Cap thumbnail 1
Cap thumbnail 2
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Image of Gallery in South Kensington
On display at V&A South Kensington
Medieval & Renaissance, Room 62, The Foyle Foundation Gallery

Cap

16th century (made)
Artist/Maker
Place Of Origin

This cap was discovered in an old house in Worship Street, East London. It is knitted with thick, reddish brown wool in stocking stitch. It has been felted, cut and re-sewn to make two overlapping brims, and blocked into its finished form.

Excavations of late medieval and Renaissance artefacts have revealed a large number of similar caps. They were an important item of everyday clothing and are mentioned in a law called the Cappers Act of 1571. This decreed the type of headgear that every English resident over the age of six and below the rank of 'gentleman' should wear on Sundays and holidays. It specified ‘a cap of wool, thickened and dressed in England, made within this realm and only dressed and finished by some of the trade of cappers, upon pain to forfeit for every day of not wearing 3s. 4d’. The aim of this Act of Parliament was to protect the trade of cap-making.


object details
Categories
Object Type
Parts
This object consists of 2 parts.

  • Cap (Headgear)
  • Lining
Materials and Techniques
Knitted and felted wool
Brief Description
Wool, knitted and fulled, with layered brims, English, 1500s
Physical Description
Felted cap knitted in thick reddish brown wool with two overlapping brims.
Dimensions
  • Diameter: 10.75in
Gallery Label
9. CAP Hand-knitted wool English, 16th century This cap was partly knitted to shape, then heavily felted, cut, sewn and blocked. One of the earliest mentions of such a cap is in an Act of 1488 which fixed the price of felted wool hats at 1s.8d and of knitted wool caps at 2s.8d. By the Capper's Act of 1571 it was laid down that everyone over the age of six (excepting 'maids, ladies, gentlewomen, noble personages, and every Lord, Knight, and gentleman of twenty marks land') should wear on Sundays and holidays 'a cap of wool, thicked and dressed in England, made within this realm, and only dressed and finished by some of the trade of cappers, upon pain to forfeit for every day of not wearing 3s 4d.' 1562-1901
Summary
This cap was discovered in an old house in Worship Street, East London. It is knitted with thick, reddish brown wool in stocking stitch. It has been felted, cut and re-sewn to make two overlapping brims, and blocked into its finished form.



Excavations of late medieval and Renaissance artefacts have revealed a large number of similar caps. They were an important item of everyday clothing and are mentioned in a law called the Cappers Act of 1571. This decreed the type of headgear that every English resident over the age of six and below the rank of 'gentleman' should wear on Sundays and holidays. It specified ‘a cap of wool, thickened and dressed in England, made within this realm and only dressed and finished by some of the trade of cappers, upon pain to forfeit for every day of not wearing 3s. 4d’. The aim of this Act of Parliament was to protect the trade of cap-making.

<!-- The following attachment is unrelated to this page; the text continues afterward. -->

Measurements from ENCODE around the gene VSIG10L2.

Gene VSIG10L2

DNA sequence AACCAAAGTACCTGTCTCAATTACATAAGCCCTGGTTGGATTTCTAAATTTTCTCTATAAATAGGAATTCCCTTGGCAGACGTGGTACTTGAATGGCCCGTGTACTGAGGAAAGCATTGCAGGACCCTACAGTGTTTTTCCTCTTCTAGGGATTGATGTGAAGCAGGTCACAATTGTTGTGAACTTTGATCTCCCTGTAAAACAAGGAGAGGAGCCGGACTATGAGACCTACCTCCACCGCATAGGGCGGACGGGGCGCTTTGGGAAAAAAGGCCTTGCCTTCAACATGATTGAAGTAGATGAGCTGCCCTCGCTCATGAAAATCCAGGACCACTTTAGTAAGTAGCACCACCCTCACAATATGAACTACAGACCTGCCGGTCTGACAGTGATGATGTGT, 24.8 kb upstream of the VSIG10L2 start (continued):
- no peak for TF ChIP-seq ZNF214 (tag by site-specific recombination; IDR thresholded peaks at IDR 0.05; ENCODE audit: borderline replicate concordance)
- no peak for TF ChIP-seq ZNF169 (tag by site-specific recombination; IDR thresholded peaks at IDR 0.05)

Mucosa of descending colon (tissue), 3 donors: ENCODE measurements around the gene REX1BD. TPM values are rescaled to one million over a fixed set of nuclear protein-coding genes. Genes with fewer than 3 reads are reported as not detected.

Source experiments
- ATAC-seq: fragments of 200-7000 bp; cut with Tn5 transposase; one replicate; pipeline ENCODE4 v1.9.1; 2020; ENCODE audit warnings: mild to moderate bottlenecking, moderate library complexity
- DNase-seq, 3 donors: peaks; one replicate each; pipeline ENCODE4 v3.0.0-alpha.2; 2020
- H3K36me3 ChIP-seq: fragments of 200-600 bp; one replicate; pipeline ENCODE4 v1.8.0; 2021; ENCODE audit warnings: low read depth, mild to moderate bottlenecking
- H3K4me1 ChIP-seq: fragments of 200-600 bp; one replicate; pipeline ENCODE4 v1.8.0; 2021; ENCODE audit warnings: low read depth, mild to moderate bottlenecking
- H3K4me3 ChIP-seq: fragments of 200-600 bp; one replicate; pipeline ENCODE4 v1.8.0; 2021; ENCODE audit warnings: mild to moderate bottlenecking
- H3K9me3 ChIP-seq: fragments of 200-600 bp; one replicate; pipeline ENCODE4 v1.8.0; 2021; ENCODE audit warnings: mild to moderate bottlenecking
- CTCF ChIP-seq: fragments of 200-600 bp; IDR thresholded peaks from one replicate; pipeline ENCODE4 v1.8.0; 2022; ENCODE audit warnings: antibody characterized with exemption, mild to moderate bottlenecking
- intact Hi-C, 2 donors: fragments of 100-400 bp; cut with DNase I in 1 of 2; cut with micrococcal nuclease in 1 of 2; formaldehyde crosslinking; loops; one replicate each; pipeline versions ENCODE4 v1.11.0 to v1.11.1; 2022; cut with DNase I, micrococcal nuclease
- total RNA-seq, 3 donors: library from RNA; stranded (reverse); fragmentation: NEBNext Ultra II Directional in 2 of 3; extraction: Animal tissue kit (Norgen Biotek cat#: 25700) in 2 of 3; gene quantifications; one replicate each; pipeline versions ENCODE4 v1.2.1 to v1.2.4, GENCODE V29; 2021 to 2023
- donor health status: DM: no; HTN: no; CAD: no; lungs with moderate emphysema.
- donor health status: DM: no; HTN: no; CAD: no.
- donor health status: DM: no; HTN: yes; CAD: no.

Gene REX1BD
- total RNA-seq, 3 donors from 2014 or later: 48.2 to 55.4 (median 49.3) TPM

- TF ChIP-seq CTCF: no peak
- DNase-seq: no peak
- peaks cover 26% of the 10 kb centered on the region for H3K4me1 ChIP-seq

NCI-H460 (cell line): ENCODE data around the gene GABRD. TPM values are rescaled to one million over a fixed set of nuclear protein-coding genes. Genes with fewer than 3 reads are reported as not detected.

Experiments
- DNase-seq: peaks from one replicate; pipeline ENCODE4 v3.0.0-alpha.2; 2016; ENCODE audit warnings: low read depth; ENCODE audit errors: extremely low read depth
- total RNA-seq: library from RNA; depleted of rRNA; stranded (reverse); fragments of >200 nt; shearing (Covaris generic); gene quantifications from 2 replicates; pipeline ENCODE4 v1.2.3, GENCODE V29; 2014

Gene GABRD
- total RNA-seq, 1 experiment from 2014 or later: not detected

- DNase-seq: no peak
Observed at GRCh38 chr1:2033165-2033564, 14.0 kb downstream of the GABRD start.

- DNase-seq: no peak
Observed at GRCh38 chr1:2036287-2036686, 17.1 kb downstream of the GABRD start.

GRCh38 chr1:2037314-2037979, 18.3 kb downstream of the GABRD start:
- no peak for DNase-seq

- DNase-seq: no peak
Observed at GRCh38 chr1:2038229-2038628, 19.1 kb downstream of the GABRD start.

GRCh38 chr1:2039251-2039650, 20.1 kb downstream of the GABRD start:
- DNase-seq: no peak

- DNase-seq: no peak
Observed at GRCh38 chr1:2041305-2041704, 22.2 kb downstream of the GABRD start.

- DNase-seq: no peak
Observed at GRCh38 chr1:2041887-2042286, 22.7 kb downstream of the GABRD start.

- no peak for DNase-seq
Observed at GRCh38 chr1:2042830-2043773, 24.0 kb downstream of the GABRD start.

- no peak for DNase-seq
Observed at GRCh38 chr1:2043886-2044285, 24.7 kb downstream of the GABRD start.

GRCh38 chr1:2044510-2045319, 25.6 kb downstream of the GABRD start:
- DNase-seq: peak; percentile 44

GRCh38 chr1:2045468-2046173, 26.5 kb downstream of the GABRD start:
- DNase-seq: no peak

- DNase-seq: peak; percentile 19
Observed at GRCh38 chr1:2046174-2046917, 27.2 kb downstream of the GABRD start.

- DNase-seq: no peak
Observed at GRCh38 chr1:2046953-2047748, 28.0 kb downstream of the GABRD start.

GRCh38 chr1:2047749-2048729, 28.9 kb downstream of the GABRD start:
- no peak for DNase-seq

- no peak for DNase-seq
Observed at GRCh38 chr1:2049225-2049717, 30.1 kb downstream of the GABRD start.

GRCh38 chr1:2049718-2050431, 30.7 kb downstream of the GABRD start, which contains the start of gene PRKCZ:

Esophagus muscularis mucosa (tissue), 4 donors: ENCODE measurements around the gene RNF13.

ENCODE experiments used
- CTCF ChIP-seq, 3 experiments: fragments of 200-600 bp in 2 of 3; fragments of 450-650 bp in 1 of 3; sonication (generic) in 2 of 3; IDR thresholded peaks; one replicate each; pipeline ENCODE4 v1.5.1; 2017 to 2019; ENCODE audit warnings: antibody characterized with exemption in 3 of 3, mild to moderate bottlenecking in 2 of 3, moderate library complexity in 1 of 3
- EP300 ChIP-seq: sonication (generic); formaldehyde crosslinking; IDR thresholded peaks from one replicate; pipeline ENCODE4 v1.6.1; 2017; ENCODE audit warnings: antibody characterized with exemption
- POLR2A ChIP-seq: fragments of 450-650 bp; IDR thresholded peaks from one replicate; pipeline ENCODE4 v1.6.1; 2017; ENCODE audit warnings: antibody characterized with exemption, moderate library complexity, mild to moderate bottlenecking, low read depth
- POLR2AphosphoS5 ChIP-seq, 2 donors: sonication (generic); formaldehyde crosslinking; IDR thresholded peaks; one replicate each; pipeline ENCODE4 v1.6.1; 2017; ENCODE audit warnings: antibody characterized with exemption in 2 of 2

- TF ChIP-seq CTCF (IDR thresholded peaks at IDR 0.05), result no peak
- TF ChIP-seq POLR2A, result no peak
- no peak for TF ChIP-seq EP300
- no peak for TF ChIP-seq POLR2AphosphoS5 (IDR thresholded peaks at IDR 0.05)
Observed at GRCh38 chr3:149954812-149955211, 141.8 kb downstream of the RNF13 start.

Bibliographic References
  • Levey, Santina M. Illustrations of the History of Knitting Selected from the Collection of the Victoria and Albert Museum. Textile History Volume 1, Number 2, December 1969. Plate IV.
  • This cap was one of 13 objects investigated in 2019 as part of ‘Gendering Interpretations’: a collaborative project between the V&A, University of Plymouth, Vasa Museum (Stockholm), Lund University, Leiden University and the University of Western Australia. The following text has been written by Dr Kit Heyam who carried out the research: " 'Labour in the wool industry was significantly affected by gender. Men and women kept sheep and worked as sheep-shearers, but men were paid around 16% more than women for the same work. Wool-spinning in early modern England was predominantly performed by women and children, and enabled women to earn a meagre living wage. Spinning was also ideologically gendered: all women were encouraged to spin in order to keep their hands and minds busy at a chaste, productive task. The 1571 Cappers’ Act mandated the wearing of these caps for ‘Every Person above the Age of seven Years... Except Maids, Ladies, Gentlewomen, Noble Personages [and other aristocratic men and clerics]’. Hats signalled social status, and headwear was also a focus of gender conformity and nonconformity. Clergyman Thomas Stoughton referred to men with long hair, and women with short hair and hats, as having ‘changed their sexe’; while the ‘man-woman’ in the 1620 pamphlet Hic Mulier is condemned for their “cloudy Ruffianly broad-brim’d Hatte, and wanton Feather”. The coif or headdress was considered more appropriate for women than the hat: its capacity to metonymically signal female dress is demonstrated by the sentence passed against Thomas(ine) Hall in Virginia in 1623, which forced Hall to make visible their self-proclaimed status as ‘both man and woeman’ by wearing men’s clothing with a coif, cross-cloth (triangular forehead cloth) and apron. This meant that, for women or other people assigned female at birth who wanted to express masculinity, hats were a particularly powerful signifier: this type of cap, which was legally circumscribed as male, was arguably even more so."
Collection
Accession Number
1562&A-1901

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record createdDecember 13, 2004
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